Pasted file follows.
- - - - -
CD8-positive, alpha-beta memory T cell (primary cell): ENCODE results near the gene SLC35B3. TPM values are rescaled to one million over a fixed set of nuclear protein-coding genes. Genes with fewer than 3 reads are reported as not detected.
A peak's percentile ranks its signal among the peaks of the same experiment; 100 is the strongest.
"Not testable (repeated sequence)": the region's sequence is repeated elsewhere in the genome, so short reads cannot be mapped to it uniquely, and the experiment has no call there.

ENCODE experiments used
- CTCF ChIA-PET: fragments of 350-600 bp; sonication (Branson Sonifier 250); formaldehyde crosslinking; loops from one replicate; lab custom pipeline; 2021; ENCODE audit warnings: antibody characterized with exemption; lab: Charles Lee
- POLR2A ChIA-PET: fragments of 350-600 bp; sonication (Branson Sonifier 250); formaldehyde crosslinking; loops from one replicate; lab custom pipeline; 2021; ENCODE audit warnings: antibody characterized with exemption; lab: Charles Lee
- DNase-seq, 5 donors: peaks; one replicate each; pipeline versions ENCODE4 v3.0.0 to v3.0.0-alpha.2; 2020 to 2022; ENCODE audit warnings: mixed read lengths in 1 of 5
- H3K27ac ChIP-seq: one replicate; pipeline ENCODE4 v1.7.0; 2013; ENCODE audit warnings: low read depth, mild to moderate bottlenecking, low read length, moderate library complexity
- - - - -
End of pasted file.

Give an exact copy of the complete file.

CD8-positive, alpha-beta memory T cell (primary cell): ENCODE results near the gene SLC35B3. TPM values are rescaled to one million over a fixed set of nuclear protein-coding genes. Genes with fewer than 3 reads are reported as not detected.
A peak's percentile ranks its signal among the peaks of the same experiment; 100 is the strongest.
"Not testable (repeated sequence)": the region's sequence is repeated elsewhere in the genome, so short reads cannot be mapped to it uniquely, and the experiment has no call there.

ENCODE experiments used
- CTCF ChIA-PET: fragments of 350-600 bp; sonication (Branson Sonifier 250); formaldehyde crosslinking; loops from one replicate; lab custom pipeline; 2021; ENCODE audit warnings: antibody characterized with exemption; lab: Charles Lee
- POLR2A ChIA-PET: fragments of 350-600 bp; sonication (Branson Sonifier 250); formaldehyde crosslinking; loops from one replicate; lab custom pipeline; 2021; ENCODE audit warnings: antibody characterized with exemption; lab: Charles Lee
- DNase-seq, 5 donors: peaks; one replicate each; pipeline versions ENCODE4 v3.0.0 to v3.0.0-alpha.2; 2020 to 2022; ENCODE audit warnings: mixed read lengths in 1 of 5
- H3K27ac ChIP-seq: one replicate; pipeline ENCODE4 v1.7.0; 2013; ENCODE audit warnings: low read depth, mild to moderate bottlenecking, low read length, moderate library complexity